Senior living websites with blanketed messaging and text-heavy formatting only increase one thing: bounce rates. If your goal is conversion, then website design must be a priority.
Users claim they don’t find the information they’re looking for on a website a staggering 60% of the time, and with the average website visitor having an attention span of only eight seconds, it’s more crucial than ever to get the right information in front of visitors at first glance.
To capitalize on those eight seconds, your website needs to be organized in a way that presents the most important, relevant and personalized information first. What’s more, mobile devices no longer are the exception, and proper design also must jibe with proper coding so your website speaks fluently with search engines. As a result, simplicity is key.
Compared with time spent in other sectors of real estate such as multifamily or traditional homes, those looking to make the transition for themselves or their loved ones into a senior living community generally invest more time into evaluating their options and in operators’ online content. Visual hierarchy helps promote specific content, encourages user engagement and improves the overall experience for visitors.
When building your community’s website, keep these six design tips in mind:
Although the most important elements should be the biggest, it is important to remember that search engines do not consider font size when scanning your website. Headlines must be properly formatted to be read by machines. An H1 headline, for example, should be used only once per page as it presents the primary topic. An H2 supports the H1, and an H3 supports the H2 — you can use as many of these per page as you would like. Websites that clearly communicate information to search engines are more likely to be prioritized on the results page.
In designing for the human eye, each color conveys its own psychological connections. For example, blacks and reds readily draw attention, whereas softer shades of yellow, cream and gray are less powerful and more difficult to read. The effects of these colors can be enhanced and reversed by contrasting them against their natural opposite for greater attention to both.
The layout of your website directly affects conversions. Content appearing front and center calls for the most attention, but actionable items like calls for action (CTAs) should be kept in one or two prime locations. Scrolling up and down may change the content, but the site logo, menu, contact information and social media icons should stay put.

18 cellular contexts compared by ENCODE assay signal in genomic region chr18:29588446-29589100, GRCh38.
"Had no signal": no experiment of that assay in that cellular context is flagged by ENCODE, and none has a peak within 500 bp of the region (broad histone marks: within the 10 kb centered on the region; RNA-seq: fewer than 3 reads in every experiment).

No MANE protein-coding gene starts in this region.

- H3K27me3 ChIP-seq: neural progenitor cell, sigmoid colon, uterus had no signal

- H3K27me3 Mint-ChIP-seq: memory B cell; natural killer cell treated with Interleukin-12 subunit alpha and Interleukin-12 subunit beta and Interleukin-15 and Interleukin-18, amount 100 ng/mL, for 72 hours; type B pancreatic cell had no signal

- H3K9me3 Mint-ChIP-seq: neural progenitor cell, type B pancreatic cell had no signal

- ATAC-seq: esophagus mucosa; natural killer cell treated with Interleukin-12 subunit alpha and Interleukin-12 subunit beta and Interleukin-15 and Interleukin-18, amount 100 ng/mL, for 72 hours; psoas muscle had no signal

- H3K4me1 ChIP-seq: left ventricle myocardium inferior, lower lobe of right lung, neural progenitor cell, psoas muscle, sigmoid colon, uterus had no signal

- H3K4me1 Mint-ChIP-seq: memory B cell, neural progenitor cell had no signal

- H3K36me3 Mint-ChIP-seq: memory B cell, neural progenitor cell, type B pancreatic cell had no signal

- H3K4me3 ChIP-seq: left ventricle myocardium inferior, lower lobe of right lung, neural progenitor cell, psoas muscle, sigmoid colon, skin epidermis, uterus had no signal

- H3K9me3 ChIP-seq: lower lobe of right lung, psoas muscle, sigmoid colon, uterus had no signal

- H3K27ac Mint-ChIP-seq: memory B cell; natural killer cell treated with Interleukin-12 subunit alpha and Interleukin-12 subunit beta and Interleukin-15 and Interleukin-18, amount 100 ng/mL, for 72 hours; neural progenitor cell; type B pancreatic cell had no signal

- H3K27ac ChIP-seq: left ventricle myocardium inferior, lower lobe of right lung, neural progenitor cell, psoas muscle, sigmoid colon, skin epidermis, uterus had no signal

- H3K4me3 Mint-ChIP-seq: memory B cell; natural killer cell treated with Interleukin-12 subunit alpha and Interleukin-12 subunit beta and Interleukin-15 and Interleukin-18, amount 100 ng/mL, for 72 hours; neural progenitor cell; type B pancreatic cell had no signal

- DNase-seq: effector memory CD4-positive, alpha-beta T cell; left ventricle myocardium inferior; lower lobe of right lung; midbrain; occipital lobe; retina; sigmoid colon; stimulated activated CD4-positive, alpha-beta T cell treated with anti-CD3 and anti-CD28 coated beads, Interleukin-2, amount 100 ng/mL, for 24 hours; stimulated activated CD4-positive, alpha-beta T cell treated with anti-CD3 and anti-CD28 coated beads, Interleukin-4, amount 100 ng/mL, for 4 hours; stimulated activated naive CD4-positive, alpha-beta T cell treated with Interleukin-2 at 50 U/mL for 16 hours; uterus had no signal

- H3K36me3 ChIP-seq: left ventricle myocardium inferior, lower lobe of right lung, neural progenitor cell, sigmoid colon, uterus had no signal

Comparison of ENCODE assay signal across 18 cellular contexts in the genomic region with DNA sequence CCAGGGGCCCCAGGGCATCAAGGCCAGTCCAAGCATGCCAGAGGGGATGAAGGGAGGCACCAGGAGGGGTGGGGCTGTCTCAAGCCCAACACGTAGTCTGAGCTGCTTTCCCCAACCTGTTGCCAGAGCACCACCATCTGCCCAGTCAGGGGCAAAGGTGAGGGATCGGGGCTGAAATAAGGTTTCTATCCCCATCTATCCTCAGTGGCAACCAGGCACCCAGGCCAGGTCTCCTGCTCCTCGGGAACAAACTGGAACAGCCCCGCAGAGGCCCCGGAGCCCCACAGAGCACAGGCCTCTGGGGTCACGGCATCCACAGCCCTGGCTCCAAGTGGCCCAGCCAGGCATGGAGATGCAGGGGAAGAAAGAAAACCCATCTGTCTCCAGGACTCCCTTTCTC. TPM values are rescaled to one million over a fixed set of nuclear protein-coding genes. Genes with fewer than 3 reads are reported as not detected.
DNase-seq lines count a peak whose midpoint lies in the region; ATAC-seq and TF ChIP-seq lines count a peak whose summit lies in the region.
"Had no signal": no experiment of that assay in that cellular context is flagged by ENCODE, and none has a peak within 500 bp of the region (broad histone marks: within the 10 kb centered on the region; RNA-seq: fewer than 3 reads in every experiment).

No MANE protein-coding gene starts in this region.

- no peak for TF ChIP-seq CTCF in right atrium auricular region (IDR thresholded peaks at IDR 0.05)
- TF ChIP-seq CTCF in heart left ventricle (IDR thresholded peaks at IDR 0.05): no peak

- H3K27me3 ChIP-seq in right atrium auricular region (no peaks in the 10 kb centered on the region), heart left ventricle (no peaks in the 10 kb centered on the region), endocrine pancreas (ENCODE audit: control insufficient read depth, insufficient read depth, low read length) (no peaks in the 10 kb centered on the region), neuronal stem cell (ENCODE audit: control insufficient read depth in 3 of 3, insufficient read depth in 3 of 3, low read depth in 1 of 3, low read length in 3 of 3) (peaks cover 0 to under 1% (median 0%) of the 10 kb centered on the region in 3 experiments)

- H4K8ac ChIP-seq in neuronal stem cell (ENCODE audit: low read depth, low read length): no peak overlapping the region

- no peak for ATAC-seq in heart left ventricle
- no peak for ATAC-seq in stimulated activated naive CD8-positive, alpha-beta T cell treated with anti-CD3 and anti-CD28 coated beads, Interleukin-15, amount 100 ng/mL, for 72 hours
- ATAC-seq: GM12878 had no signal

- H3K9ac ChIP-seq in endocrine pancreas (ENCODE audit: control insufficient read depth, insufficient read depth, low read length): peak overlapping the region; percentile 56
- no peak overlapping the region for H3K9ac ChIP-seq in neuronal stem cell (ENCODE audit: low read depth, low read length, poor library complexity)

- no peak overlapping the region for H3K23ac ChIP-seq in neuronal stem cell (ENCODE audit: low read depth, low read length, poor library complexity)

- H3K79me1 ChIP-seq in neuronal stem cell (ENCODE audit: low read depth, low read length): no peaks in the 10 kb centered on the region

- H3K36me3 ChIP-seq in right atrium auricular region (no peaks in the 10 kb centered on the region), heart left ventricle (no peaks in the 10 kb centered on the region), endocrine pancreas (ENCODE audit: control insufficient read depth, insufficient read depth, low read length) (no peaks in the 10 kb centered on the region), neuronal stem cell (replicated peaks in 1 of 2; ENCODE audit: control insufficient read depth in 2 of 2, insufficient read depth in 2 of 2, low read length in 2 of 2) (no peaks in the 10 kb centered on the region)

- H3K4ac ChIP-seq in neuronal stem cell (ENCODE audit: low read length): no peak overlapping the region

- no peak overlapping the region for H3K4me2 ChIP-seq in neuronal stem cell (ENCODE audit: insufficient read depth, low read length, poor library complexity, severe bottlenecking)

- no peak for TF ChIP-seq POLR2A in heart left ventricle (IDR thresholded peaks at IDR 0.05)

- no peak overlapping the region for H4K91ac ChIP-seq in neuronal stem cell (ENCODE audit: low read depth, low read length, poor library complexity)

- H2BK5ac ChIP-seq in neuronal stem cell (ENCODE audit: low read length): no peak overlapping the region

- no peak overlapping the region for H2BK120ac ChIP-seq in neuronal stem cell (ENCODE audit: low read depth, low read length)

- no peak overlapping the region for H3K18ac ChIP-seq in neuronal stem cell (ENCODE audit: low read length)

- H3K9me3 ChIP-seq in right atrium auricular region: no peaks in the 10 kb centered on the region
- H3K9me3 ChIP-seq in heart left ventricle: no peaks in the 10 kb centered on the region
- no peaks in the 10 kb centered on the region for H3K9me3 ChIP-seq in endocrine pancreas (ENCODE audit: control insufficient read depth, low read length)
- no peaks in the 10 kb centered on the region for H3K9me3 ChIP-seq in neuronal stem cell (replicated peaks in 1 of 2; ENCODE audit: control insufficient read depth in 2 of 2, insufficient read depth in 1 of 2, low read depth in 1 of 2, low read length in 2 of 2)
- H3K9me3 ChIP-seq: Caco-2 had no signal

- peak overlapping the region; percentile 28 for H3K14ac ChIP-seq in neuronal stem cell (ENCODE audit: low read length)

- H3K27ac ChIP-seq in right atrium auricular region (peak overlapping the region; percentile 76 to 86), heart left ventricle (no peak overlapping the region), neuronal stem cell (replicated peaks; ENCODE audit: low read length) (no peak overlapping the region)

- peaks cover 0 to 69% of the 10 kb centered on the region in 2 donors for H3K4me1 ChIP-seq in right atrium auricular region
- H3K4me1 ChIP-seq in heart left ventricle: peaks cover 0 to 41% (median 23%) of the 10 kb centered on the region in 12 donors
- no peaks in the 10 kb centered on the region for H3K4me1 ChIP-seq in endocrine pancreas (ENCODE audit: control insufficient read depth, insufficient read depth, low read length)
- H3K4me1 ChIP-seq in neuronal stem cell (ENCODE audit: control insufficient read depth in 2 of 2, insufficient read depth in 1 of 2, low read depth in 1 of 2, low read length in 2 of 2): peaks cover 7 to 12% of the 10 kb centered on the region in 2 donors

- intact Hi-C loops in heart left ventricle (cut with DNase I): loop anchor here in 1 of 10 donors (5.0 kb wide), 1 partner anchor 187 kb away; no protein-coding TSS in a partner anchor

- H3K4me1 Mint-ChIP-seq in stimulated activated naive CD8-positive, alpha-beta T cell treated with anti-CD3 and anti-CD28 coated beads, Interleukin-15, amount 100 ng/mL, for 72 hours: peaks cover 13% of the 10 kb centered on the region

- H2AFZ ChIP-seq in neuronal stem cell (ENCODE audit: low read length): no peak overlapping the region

The fewer elements you have, the more vibrant and legible the primary, remaining information becomes. Creating the right amount of space between your most important elements helps keep them at the center of attention. Adding white space between paragraphs and in margins helps improve comprehension, especially for aging eyes.
5. Texture and style
Choosing design elements that complement your brand’s specific style affects your visual hierarchy. Texture adds depth and atmosphere to a website and offers similar advantages as those of size and color.
6. Calls to action
The area that is immediately visible when a website loads is considered the space “above the fold” and is the most valuable real estate on the site. This is where you should place your CTAs. CTAs make it easy for website visitors to contact you or reach out for more information. In the senior living space, the pages that hold detailed living options are the most heavily trafficked and provide the most useful information to those seeking a new home for themselves or a family member. CTAs, therefore, should direct users to those pages before introducing a hard CTA, such as scheduling a tour, for example.
Moving a parent or loved one into a senior living community is an often-trying and emotional time. Given that many adult children experience guilt when helping their mom or dad make this life-changing transition, it is important to put their minds at ease. Website design, therefore, must be approached carefully and sensitively.
Keep the following in mind when appealing to your audience:
- Write your website copy with empathy. Ease the transition and promote a healthy community feel by using messaging and design that is calming, comforting and inviting.
- Avoid stock photography. Post and display real images taken on-site to exemplify what residents can expect to see when living there. Generic photos may be appealing to the eye, but they don’t always accurately represent a property and its amenities.
- Incorporate testimonials. Include recent testimonials from real people, including residents and family members, to encourage engagement and brand relatability. It also is important to keep testimonials up to date; a testimonial from four months ago is more powerful than one from four years ago.
Sixty-eight percent of senior living marketers say the community website is their most effective communication channel, but reaching their audience in an impactful way requires a specialized approach. Yes, general website optimization applies across all real estate sectors, but appealing to older adults and their families and those looking to transition into a senior living community means creating a sense of comfort that may not be as necessary with other audiences. Incorporating visually stimulating content with a focus on size, color and carefully placed CTAs — and integrating this with empathetic, personalized messaging — guarantees increased lead generation and interest.